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Ulcerative Colitis: Gastrointestinal Features

  • Nathan Selsky
Chapter

Abstract

Ulcerative colitis is an inflammatory bowel disease likely due to an autoimmune process. In North America, the prevalence of this disease is 1 per 1000, with a bimodal distribution of age of onset in the second and sixth decade of life.

The gastrointestinal (GI) symptoms include:

Intermittent diarrhea mixed with blood and mucous, more than ten episodes per day in severe disease

Intermittent rectal bleeding

Tenesmus

Abdominal cramping

The most common clinical signs and findings are:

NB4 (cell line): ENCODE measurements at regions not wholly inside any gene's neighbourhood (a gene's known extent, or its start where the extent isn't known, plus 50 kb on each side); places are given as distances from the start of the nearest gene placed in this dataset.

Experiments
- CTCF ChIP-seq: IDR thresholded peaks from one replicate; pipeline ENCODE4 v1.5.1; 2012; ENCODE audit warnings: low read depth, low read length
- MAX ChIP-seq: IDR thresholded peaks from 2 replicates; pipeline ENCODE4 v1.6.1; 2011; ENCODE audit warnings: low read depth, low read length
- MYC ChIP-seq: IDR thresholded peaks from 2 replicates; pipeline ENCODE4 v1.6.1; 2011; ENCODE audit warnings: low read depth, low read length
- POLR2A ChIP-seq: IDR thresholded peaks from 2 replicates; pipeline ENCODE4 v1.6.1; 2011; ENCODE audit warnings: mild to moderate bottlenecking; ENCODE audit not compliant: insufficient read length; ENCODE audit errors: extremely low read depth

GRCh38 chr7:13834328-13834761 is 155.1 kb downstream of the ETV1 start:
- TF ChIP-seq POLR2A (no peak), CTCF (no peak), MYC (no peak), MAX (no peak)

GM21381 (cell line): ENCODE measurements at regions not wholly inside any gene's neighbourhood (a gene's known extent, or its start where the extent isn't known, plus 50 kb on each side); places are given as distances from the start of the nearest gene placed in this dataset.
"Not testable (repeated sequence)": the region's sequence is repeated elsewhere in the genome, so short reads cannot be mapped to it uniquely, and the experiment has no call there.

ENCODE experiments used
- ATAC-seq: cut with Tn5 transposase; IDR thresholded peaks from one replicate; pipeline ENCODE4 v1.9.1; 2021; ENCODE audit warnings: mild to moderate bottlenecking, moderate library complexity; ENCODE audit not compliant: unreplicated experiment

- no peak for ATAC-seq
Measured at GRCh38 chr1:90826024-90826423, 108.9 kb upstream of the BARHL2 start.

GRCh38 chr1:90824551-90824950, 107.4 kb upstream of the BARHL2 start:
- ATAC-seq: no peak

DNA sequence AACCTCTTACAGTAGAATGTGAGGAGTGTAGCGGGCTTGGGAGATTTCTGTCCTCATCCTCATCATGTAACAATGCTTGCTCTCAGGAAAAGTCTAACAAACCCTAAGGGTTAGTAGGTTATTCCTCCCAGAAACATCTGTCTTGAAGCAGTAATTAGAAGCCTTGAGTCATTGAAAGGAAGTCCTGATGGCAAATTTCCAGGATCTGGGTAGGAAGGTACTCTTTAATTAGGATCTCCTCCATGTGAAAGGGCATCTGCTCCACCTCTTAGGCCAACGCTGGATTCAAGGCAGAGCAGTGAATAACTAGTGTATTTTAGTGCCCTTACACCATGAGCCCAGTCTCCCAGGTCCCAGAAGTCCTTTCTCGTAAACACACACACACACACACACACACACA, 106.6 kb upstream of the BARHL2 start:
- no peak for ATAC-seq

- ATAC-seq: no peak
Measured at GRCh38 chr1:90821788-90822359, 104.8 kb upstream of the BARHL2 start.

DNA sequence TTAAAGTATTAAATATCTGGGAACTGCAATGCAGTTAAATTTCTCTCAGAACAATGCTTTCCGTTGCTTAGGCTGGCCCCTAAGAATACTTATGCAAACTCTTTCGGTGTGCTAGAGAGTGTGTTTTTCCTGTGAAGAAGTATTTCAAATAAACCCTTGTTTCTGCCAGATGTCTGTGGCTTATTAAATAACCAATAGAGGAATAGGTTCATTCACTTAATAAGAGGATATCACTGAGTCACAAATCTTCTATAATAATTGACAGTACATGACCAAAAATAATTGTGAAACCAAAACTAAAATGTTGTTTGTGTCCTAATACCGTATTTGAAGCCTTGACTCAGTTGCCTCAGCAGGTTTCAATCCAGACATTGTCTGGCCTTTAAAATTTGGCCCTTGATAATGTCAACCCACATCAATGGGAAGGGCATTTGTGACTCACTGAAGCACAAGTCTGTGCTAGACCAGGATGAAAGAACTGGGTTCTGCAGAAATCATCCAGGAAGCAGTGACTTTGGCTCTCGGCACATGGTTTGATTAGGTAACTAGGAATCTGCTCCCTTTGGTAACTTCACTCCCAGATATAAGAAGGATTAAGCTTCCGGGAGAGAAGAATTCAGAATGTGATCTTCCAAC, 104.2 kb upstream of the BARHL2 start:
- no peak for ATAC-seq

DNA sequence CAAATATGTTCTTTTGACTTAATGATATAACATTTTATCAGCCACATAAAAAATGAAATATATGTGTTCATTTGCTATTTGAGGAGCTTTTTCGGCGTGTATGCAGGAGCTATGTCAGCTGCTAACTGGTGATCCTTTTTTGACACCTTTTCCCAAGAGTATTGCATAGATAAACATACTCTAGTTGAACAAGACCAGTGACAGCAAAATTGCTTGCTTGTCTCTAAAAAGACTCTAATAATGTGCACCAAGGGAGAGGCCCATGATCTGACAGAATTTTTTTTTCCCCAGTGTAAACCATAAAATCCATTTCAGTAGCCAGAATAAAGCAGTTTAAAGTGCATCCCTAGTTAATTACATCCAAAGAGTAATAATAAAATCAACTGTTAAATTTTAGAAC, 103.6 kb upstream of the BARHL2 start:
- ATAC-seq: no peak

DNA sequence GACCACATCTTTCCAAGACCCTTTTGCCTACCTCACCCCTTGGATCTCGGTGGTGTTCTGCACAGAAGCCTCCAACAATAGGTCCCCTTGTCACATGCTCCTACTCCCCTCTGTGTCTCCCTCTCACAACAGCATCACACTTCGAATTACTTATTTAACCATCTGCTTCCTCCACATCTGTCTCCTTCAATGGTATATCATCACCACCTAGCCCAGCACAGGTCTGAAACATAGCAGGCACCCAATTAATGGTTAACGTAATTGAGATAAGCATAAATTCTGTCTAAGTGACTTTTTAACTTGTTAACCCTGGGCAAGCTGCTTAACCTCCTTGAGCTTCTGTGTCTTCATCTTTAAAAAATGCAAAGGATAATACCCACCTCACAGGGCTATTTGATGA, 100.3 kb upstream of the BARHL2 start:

Initially limited to rectum/distal colon in 33 %, extending proximally to the left colon in 33 %, pancolitis in the remaining 33 %

Keywords

Inflammatory Bowel Disease Ulcerative Colitis Primary Sclerosing Cholangitis Sclerosing Cholangitis Left Colon 
These keywords were added by machine and not by the authors. This process is experimental and the keywords may be updated as the learning algorithm improves.

References

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    Leighton JA, Shen B, Baron TH, et al. ASGE guidelines: endoscopy in the diagnosis and treatment of inflammatory bowel disease. Gastrointest Endosc. 2006;63:558–65.PubMedCrossRefGoogle Scholar
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    Kornbluth A, Sachar DB. Ulcerative colitis practice guidelines in adults. Am J Gastroenterol. 2004;99:1371–85.PubMedCrossRefGoogle Scholar

Copyright information

© Springer Science+Business Media New York 2013

Authors and Affiliations

  1. 1.Department of MedicineUniversity of ConnecticutWest HartfordUSA

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